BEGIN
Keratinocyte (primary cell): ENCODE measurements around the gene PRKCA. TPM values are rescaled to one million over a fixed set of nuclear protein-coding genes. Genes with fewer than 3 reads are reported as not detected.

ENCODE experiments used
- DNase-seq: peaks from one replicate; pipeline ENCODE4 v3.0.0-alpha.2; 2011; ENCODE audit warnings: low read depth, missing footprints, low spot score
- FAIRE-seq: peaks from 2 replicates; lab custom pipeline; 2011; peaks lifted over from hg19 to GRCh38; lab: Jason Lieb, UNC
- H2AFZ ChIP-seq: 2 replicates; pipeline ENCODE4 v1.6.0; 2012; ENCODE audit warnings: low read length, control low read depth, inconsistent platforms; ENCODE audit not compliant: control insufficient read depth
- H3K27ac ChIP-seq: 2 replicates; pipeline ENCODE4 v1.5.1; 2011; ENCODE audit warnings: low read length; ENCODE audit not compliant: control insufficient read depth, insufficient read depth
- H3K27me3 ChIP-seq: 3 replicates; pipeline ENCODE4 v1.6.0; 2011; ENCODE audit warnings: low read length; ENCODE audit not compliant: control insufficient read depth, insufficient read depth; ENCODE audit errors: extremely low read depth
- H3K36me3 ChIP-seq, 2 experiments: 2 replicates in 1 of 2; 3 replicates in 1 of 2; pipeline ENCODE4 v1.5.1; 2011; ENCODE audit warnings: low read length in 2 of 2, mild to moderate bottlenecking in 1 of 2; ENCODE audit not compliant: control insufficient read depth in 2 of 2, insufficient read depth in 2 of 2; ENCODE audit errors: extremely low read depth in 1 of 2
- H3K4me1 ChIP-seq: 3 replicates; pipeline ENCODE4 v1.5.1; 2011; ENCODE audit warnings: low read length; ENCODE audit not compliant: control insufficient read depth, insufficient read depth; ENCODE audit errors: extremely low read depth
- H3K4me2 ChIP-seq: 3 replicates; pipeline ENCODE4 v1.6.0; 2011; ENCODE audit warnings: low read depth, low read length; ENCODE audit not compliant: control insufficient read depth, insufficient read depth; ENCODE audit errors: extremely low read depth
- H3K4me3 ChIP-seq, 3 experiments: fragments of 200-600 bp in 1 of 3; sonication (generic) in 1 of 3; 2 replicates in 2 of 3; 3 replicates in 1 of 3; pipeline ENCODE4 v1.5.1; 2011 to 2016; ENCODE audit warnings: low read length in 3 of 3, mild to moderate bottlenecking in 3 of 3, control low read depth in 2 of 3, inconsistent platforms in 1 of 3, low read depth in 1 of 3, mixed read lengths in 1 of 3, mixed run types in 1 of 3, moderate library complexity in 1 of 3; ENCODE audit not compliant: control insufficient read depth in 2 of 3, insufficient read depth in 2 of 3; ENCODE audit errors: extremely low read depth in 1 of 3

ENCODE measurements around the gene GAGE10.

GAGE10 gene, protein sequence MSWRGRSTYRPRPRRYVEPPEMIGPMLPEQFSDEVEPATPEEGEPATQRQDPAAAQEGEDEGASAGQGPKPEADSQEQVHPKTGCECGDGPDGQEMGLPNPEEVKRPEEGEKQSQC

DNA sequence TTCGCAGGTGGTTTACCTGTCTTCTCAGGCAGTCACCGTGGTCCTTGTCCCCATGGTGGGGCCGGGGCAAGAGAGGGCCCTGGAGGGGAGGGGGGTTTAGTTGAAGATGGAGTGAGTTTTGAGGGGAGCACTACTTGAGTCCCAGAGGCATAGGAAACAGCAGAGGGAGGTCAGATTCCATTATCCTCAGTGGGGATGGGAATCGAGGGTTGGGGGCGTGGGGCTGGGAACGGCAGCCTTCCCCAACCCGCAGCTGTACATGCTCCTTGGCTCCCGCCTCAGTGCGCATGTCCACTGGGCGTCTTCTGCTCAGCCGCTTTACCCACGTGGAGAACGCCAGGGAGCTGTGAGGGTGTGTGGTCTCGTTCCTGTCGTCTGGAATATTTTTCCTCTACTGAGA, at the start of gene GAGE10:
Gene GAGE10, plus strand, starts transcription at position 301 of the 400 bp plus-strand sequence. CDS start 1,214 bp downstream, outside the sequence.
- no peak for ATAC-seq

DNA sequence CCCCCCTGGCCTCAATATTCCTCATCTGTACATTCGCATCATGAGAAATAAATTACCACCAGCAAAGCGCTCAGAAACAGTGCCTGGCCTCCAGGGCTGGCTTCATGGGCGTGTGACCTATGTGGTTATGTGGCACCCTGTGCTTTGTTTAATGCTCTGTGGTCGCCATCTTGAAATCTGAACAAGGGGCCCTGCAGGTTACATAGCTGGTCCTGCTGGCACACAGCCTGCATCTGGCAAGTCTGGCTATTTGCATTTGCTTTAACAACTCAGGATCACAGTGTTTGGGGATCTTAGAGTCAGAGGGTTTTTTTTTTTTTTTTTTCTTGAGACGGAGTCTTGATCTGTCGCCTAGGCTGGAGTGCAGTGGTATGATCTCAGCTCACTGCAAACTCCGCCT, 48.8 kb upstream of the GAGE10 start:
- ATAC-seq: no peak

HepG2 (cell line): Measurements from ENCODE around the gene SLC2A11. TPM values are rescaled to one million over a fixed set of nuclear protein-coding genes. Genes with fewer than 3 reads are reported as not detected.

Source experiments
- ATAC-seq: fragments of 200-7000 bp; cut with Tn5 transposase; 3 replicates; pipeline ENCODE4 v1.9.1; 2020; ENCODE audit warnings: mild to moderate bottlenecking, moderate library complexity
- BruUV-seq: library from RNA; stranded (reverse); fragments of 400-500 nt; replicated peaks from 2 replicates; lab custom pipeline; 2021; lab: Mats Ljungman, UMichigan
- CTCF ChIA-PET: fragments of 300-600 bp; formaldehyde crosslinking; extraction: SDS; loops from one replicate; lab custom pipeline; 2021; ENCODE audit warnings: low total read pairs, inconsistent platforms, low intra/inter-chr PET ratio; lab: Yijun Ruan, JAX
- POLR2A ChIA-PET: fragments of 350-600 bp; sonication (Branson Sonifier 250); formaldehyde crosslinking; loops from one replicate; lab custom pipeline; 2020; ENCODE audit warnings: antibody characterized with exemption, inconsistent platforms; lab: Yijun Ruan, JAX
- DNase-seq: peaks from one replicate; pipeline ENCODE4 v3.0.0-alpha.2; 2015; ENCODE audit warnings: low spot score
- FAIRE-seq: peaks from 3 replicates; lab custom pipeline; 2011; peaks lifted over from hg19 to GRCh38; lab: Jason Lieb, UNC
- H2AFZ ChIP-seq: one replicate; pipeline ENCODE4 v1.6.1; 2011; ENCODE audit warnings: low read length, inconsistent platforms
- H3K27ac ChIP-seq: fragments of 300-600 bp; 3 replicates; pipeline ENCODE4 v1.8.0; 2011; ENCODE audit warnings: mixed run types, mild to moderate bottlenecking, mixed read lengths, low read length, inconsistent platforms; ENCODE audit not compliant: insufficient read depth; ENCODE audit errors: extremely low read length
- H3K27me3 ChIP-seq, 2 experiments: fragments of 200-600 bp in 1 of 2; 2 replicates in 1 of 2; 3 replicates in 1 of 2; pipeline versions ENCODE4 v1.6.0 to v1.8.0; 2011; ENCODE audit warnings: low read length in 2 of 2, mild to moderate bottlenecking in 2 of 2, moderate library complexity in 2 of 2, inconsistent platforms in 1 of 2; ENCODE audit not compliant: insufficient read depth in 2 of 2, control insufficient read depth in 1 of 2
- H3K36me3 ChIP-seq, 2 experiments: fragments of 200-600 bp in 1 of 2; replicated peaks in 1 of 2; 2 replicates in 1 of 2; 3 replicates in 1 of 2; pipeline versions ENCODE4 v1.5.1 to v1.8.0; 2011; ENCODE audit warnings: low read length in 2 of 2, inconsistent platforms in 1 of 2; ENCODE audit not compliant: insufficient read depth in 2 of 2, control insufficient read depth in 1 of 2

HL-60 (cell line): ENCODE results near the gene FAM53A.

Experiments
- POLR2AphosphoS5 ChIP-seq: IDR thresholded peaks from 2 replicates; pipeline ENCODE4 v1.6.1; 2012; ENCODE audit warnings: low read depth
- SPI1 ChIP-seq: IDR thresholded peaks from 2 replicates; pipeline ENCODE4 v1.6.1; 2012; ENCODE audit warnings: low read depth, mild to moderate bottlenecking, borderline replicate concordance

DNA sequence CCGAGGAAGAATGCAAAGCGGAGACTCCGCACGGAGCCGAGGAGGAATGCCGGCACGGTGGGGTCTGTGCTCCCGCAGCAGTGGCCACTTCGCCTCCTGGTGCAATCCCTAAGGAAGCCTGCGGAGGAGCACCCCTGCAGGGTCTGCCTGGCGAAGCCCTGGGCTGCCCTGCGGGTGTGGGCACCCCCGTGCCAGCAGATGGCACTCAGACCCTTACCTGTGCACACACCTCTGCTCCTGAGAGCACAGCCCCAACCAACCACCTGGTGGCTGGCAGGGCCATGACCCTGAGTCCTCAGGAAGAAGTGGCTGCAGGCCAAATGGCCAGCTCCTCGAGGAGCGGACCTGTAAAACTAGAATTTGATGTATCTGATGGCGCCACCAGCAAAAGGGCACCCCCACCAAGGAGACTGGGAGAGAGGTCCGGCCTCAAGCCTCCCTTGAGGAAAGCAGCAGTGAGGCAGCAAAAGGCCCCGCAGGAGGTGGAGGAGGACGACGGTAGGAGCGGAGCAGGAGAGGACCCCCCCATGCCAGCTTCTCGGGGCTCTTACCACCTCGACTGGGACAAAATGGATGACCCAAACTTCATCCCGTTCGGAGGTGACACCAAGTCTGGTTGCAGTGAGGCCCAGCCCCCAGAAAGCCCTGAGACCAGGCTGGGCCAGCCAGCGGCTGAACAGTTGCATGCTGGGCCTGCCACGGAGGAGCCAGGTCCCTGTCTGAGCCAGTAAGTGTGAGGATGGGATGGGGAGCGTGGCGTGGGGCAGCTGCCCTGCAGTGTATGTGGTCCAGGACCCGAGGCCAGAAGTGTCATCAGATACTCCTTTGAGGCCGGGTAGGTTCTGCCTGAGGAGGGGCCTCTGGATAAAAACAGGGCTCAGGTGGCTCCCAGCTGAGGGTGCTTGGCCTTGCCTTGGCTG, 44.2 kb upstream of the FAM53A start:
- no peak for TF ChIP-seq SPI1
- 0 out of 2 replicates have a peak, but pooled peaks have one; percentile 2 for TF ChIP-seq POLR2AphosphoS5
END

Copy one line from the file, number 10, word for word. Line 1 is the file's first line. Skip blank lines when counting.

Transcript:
- H3K4me2 ChIP-seq: 3 replicates; pipeline ENCODE4 v1.6.0; 2011; ENCODE audit warnings: low read depth, low read length; ENCODE audit not compliant: control insufficient read depth, insufficient read depth; ENCODE audit errors: extremely low read depth